Leaders say city making progress on gang problem
By Shavonne Potts
Salisbury has long been known as the home of Dan Nicholas Park and other attractions. But at the beginning of 2007, it became known as a small city with a big city problem.
Gang activity came to the forefront after the death of a young girl who was killed in the crossfire among rival gang members.
Treasure Feamster, 13, was an innocent bystander, who has since become the face of the tragedy of youth violence.
Less than a month before her death, 14-year-old Brooklyn A.P. Jones was stabbed because he wouldn’t give up his bicycle. He was stabbed by 15-year-old Daniel McConnaughey.
The community demanded something be done to create a safer environment.
More than 500 citizens and community leaders gathered to come up with solutions. Several community groups made a commitment to do everything from providing jobs, to serving as mentors and educating parents about gangs and violence.
Neary three years later change has taken place.
The community identified law enforcement as the top means to address youth violence.
The Salisbury Police Department increased the number of officers who specifically work gang-related crimes.
The department was able to add officers to its gang task force division and members are often asked to speak at churches and neighborhood meetings about gangs.
Chief Deputy Steve Whitley said the gang summit allowed the community to open the door and “get it of the closet,” referring to the issue of gangs and violence.
He commended the city council for being willing to commit money for extra gang officers and talking about the issue.
“For that we are eternally grateful,” he said.
More officers give the police department the “ability to concentrate on special problems and gangs are a special problem,” Whitley said.
There are still issues that come up, but citizens and community leaders being willing to start the dialogue is “very positive,” he said.
The department has DARE and G.R.E.A.T., Gang Resistance Education and Training, a program that teaches children about drug education, crime prevention and gang violence.
The police target children in the elementary and middle schools, because “it’s been our experience they are as knowledgeable about this as we are.”
They also try to head off children before they become involved in gangs.
Project Safe Neighborhoods, a national initiative to reduce gun violence by partnering volunteer citizens with law enforcement, has held various workshops including a job readiness program in 2008. This year, Project Safe had a workshop where a former inmate from the N.C. Department of Corrections spoke to a group of young people about prison life and Livingstone College students spoke about “When Things Go Right” and college life.
Many churches have also held community meetings and teen summits. In March 2008, Gethemane Baptist Church hosted a Teen Summit along with Project Safe, Project Hope and Interdenominational Fellowship of Churches. Project Hope is operated through Project Safe Salisbury. It is the spiritual element of Project Safe Neigbhorhoods.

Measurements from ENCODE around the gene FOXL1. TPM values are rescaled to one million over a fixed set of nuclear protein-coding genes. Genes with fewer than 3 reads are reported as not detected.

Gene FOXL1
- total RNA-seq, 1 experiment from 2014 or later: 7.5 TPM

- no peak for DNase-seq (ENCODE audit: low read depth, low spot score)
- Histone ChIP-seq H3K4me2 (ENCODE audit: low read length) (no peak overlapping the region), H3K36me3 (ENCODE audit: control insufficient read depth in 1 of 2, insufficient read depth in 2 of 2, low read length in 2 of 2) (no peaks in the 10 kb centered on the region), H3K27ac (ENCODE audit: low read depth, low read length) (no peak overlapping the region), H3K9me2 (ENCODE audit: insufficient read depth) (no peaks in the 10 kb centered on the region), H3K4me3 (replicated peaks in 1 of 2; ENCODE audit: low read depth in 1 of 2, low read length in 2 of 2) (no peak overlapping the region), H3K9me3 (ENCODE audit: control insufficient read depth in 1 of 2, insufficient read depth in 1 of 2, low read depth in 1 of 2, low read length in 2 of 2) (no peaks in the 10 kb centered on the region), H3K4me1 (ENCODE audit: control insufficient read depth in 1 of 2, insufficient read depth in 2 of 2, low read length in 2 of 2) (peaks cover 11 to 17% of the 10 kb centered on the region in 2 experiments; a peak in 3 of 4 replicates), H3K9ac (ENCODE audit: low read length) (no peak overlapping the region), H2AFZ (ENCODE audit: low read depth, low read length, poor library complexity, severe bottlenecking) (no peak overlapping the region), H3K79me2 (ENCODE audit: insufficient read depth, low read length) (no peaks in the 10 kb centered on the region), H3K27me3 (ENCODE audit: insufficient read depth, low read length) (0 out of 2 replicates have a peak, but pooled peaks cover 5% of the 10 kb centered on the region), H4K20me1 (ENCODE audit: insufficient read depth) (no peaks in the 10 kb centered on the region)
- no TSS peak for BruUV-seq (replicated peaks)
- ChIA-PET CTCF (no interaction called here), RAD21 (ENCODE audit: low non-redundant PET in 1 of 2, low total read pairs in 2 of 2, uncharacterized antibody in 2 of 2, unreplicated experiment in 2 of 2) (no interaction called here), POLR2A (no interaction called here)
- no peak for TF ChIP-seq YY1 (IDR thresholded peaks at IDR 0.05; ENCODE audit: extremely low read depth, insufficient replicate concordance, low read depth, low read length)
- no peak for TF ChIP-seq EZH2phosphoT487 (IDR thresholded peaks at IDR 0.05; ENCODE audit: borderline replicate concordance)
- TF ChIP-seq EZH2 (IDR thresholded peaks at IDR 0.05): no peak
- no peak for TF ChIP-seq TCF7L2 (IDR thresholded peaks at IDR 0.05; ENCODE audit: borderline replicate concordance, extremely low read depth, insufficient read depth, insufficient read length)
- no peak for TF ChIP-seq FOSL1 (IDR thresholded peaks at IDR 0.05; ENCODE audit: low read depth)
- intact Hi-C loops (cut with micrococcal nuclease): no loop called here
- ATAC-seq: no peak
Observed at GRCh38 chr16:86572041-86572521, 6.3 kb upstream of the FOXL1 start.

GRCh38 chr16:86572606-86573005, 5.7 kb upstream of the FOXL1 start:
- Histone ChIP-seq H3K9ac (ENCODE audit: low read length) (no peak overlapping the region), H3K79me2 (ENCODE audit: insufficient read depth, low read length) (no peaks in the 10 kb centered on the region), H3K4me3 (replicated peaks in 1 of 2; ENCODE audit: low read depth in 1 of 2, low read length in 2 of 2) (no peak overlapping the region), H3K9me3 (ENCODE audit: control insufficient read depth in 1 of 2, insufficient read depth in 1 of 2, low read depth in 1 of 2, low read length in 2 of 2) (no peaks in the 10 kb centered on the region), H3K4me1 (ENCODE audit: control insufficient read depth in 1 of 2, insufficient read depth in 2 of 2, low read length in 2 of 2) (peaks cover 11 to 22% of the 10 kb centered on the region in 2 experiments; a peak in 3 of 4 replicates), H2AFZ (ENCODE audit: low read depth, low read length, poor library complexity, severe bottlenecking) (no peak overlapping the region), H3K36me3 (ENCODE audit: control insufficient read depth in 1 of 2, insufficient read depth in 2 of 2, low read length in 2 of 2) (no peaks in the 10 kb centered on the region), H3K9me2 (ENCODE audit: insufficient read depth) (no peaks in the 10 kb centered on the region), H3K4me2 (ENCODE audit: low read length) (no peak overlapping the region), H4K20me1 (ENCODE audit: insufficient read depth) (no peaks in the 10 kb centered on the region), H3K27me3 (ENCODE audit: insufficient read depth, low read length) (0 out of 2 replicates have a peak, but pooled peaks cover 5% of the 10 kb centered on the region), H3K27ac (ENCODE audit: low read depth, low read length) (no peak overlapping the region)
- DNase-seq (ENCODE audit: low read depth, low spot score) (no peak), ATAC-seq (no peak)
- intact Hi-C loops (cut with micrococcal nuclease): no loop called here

The Salisbury Police Department heads the Project Safe program.
Salisbury Mayor Susan Kluttz, along with other mayors in the region, spoke to legislators about increasing the punishment gang members could face. In July 2008, the bill was approved by the House and Senate.
Kluttz also speaks to more than 1,600 third-graders each school year emphasizing the importance of being a good citizen, discussing the deterrence of gang involvement, drug activity and gun violence, said Karen Wilkinson, city public information spokeswoman.
The city of Salisbury adopted a mentoring program as part of its 2009-2010 goals. Some of its members mentor 20 to 25 young people, including city councilman Pete Kennedy, who is a mentor at Overton Elementary.
Mayor Kluttz is a mentor at Koontz Elementary.
Liz Tennant, program director of Times Two Mentoring, which is a program under the Rowan County Youth Services Bureau, sees many at-risk children who are often referred to the program.
“I think in many of those (initiative) areas there have been good strides,” she said.
After the gang summit, Tennant has paid more attention to how she implements some activities in the program. She is beginning to let the youth who participate make some decisions about how they spend their time.
“I’m paying more attention and, therefore, recognizing the differences. It’s very important for the community to engage the youth as part of the solution,” Tennant said.
She said getting the youth more involved “gives them the responsibility to control the outcome.”
She admits, like others have, there is still a long way to go.
“This is a problem that isn’t easy or quickly remedied. We have to remain very committed and focused on the fact that we want a safe community,” she said.
She wishes there were more volunteers. After the summit there were probably only about three or four new volunteer mentors.
The program wants more adult volunteers and hope that citizens will look for areas to get involved, Tennant said.
In October 2008, Daniel McConnaughey accepted a plea agreement. He’s now 17 and is currently serving a 10 year sentence.
The teenager authorities say is responsible for Treasure Feamster’s death, Reginald Terrell Leach, suddenly turned down a plea agreement Thursday while in Superior Court. Leach, 18, had been talking with his attorney, Salisbury’s Nancy Gaines, behind closed doors for nearly an hour before he refused the plea agreement. A trial will be scheduled later.